The ILO in collaboration with the Ministry of Labour and Employment (MoLE) organized a “Tripartite national dialogue on global call to action for a human-centred recovery from COVID-19 crisis in the context of India”, on 10 December 2021. The tripartite congregation discussed the four priority areas of inclusive economic growth and employment; protection of all workers; universal social protection; and social dialogue, in the context of India, over the course of two panel discussions.
The Honourable Minister, Shri Bhupender Yadav, emphasized that the government is willing to engage with the trade unions on all issues. The Minister pitched for technological advancement, skilling and lifelong learning while underscoring the importance of health and safety of both organized and unorganized workers. The Minister highlighted that the government is working on building worker capacity and on collecting the data about the unorganized sector, which is translating into schemes like the SVANidhi scheme, which is to empower street vendors whose livelihoods were hit hardest by the pandemic. He stated his belief of the ILO's Decent Work mandate being encapsulated in Article 21 of the Constitution, which the government is committed to fostering and furthering.
Also holding the charge of the Ministry of Environment, Forest and Climate Change, the Minister reiterated the importance of climate justice for the world. He highlighted that being a developing nation, India had set Nationally Determined Contributions (NDCs) of committing to achieve 40% of its installed electricity capacity from non-fossil energy sources by 2030, which the country has managed to achieve by November 2021.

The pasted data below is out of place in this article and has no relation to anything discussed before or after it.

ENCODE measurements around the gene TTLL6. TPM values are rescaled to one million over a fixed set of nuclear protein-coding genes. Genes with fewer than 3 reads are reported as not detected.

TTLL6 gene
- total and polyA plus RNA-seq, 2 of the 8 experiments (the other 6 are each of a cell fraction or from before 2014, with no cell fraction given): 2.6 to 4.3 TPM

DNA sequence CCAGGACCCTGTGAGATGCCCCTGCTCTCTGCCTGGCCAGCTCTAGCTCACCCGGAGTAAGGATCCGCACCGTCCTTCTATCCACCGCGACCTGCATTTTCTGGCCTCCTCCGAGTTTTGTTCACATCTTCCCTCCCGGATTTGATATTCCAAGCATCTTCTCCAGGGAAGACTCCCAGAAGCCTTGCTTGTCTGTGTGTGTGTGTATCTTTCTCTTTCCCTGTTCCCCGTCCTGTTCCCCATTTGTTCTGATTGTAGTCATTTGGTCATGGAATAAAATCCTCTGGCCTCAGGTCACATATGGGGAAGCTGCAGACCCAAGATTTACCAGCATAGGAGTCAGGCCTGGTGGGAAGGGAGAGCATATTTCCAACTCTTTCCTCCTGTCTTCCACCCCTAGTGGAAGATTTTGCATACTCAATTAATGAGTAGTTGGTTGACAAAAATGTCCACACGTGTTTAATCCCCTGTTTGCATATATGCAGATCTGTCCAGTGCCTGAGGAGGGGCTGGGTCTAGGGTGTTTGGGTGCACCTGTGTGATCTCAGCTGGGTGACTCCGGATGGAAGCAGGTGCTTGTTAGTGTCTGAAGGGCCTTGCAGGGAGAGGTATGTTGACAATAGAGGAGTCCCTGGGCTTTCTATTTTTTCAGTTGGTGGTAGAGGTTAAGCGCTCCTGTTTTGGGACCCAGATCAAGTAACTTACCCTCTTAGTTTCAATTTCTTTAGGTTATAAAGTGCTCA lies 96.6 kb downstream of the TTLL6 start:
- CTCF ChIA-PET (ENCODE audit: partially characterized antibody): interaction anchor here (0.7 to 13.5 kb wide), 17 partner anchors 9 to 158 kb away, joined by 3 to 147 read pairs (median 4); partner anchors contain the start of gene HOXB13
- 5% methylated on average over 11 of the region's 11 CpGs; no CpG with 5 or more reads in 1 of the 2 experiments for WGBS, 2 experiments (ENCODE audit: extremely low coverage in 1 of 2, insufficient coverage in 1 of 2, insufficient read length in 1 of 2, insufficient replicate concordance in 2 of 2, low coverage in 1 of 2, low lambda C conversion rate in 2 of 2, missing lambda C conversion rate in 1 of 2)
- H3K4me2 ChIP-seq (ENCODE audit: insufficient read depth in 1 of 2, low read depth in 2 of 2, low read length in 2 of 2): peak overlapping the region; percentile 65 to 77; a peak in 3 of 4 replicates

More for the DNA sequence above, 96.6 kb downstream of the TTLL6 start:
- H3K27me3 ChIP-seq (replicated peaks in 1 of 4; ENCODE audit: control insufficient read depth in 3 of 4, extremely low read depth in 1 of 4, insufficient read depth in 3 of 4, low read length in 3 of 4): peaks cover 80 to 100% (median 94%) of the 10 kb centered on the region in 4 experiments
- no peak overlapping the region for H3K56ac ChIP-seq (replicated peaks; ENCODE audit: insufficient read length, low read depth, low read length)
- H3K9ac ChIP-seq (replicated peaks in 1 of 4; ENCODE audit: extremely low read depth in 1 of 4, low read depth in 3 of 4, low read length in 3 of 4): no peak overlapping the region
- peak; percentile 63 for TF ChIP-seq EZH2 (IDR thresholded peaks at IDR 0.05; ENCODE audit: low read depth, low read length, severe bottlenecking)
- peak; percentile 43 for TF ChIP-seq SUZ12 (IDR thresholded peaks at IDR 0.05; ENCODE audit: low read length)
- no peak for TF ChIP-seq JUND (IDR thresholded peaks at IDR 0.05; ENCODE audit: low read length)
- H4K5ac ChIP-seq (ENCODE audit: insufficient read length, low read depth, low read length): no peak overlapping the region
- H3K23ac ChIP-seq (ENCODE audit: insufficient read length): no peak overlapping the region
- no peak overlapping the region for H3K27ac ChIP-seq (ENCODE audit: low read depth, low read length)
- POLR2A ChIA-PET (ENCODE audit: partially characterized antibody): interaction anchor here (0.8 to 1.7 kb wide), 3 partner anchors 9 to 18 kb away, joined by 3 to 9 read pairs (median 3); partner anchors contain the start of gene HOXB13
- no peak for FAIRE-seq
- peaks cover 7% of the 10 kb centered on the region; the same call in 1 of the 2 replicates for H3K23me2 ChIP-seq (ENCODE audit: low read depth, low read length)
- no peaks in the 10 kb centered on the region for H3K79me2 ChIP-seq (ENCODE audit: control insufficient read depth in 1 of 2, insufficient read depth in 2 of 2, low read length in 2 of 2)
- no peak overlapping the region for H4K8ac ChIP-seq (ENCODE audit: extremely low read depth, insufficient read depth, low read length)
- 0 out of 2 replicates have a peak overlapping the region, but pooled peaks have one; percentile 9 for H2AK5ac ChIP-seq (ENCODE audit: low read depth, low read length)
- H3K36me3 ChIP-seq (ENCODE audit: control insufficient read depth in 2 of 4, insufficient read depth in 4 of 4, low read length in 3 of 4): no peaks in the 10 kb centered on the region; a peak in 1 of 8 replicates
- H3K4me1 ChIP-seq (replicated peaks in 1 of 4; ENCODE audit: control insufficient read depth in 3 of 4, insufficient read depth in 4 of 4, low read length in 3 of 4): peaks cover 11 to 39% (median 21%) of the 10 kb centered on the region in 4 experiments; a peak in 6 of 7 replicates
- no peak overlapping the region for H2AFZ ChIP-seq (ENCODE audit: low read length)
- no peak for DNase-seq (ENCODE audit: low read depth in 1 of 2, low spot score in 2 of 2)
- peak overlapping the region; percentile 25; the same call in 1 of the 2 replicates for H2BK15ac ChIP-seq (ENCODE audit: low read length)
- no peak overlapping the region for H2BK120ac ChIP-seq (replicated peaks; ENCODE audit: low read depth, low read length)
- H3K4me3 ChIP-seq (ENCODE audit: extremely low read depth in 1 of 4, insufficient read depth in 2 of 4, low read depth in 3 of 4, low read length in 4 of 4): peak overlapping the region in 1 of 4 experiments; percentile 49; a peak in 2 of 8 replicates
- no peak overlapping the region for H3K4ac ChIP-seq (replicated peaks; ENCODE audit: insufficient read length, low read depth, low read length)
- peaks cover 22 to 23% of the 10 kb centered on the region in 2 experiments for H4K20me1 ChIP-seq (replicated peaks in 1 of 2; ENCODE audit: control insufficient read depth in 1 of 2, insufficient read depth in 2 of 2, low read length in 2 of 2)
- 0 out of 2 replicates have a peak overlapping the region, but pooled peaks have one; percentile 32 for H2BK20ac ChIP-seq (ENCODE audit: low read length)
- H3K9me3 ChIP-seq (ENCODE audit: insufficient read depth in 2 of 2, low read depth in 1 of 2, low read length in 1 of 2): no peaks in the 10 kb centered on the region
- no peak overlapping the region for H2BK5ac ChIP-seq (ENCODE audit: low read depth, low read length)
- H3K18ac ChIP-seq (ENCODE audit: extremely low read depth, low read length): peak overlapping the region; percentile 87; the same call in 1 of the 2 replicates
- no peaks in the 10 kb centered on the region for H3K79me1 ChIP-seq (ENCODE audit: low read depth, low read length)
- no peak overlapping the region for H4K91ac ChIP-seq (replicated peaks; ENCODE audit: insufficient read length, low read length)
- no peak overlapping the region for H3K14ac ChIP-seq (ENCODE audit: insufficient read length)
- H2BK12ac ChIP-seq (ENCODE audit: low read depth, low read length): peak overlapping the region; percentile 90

Mr Sunil Barthwal, Secretary, MoLE moderated the panel, ‘Universal Social Protection and protection of all workers for a human centered sustainable and resilient recovery from COVID-19 in the world of work in India’ which deliberated upon the gaps in social protection for workers that the pandemic brought to the fore. The group discussed how tripartism was critical to closing the coverage and finance gaps for creating sustainable social protection systems, and how those would adapt to respond to rapidly changing realities and future shocks. The panel underscored the importance of reducing institutional fragmentation to improve access, raise awareness about coverage gaps and overlaps while promoting and strengthening good governance.
The second panel, ‘Inclusive economic growth, employment and Social Dialogue for a human centered sustainable and resilient recovery from COVID-19 in the world of work in India’ was moderated by ILO DWT/CO–New Delhi Director Ms Darmar Walter. The panelists highlighted strengthening women’s labour force participation and the shift from informal to a more formal economy being central to a just transition that helps pivot a green economy. Better working conditions that boost productivity enable a move towards more formal arrangements for businesses and workers, including gig and platform workers was central to the discussion. The pandemic has made apparent the need for alternative work practices along with the need for redoubling of efforts to promote fundamental rights and international labour standards.
“In the aftermath of the pandemic, the country is now experiencing a V-shape recovery and hopefully, the employment to population ratio will soon return to the pre-pandemic level. This makes advocating for the four tenets of the ILO’s Global Call to Action of inclusive economic growth and employment, protection of all workers, universal social protection and social dialogue crucial in building a workforce and economy that is resilient to unforeseeable shocks, prevented against future crises and is working towards building a better normal,” said Ms Dagmar Walter, Director, ILO DWT/CO–New Delhi.
For more information, please contact:
Divya Verma, ILO Decent Work Team for South Asia and Country Office for India, email@example.com